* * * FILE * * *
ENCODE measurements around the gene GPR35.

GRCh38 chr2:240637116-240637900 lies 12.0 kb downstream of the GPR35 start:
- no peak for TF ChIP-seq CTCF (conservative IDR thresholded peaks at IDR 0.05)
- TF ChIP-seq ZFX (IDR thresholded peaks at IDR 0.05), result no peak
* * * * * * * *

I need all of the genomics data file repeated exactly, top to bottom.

ENCODE measurements around the gene GPR35.

GRCh38 chr2:240637116-240637900 lies 12.0 kb downstream of the GPR35 start:
- no peak for TF ChIP-seq CTCF (conservative IDR thresholded peaks at IDR 0.05)
- TF ChIP-seq ZFX (IDR thresholded peaks at IDR 0.05), result no peak